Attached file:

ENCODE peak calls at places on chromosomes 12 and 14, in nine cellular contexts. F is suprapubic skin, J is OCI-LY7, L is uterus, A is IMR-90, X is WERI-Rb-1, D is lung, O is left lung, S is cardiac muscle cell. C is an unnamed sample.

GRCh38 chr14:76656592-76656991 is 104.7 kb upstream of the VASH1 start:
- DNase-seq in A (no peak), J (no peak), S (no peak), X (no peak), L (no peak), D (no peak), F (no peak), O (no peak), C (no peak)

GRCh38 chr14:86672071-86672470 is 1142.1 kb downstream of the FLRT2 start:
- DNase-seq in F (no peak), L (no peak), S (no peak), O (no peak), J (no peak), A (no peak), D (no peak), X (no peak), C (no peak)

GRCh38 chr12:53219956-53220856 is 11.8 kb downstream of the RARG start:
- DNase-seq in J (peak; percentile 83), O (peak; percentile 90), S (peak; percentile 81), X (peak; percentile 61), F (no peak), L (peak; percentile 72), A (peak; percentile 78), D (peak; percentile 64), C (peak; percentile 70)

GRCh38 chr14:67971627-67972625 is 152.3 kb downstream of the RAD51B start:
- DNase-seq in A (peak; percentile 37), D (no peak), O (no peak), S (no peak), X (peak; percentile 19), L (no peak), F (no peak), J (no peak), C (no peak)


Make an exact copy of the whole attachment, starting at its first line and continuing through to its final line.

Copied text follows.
ENCODE peak calls at places on chromosomes 12 and 14, in nine cellular contexts. F is suprapubic skin, J is OCI-LY7, L is uterus, A is IMR-90, X is WERI-Rb-1, D is lung, O is left lung, S is cardiac muscle cell. C is an unnamed sample.

GRCh38 chr14:76656592-76656991 is 104.7 kb upstream of the VASH1 start:
- DNase-seq in A (no peak), J (no peak), S (no peak), X (no peak), L (no peak), D (no peak), F (no peak), O (no peak), C (no peak)

GRCh38 chr14:86672071-86672470 is 1142.1 kb downstream of the FLRT2 start:
- DNase-seq in F (no peak), L (no peak), S (no peak), O (no peak), J (no peak), A (no peak), D (no peak), X (no peak), C (no peak)

GRCh38 chr12:53219956-53220856 is 11.8 kb downstream of the RARG start:
- DNase-seq in J (peak; percentile 83), O (peak; percentile 90), S (peak; percentile 81), X (peak; percentile 61), F (no peak), L (peak; percentile 72), A (peak; percentile 78), D (peak; percentile 64), C (peak; percentile 70)

GRCh38 chr14:67971627-67972625 is 152.3 kb downstream of the RAD51B start:
- DNase-seq in A (peak; percentile 37), D (no peak), O (no peak), S (no peak), X (peak; percentile 19), L (no peak), F (no peak), J (no peak), C (no peak)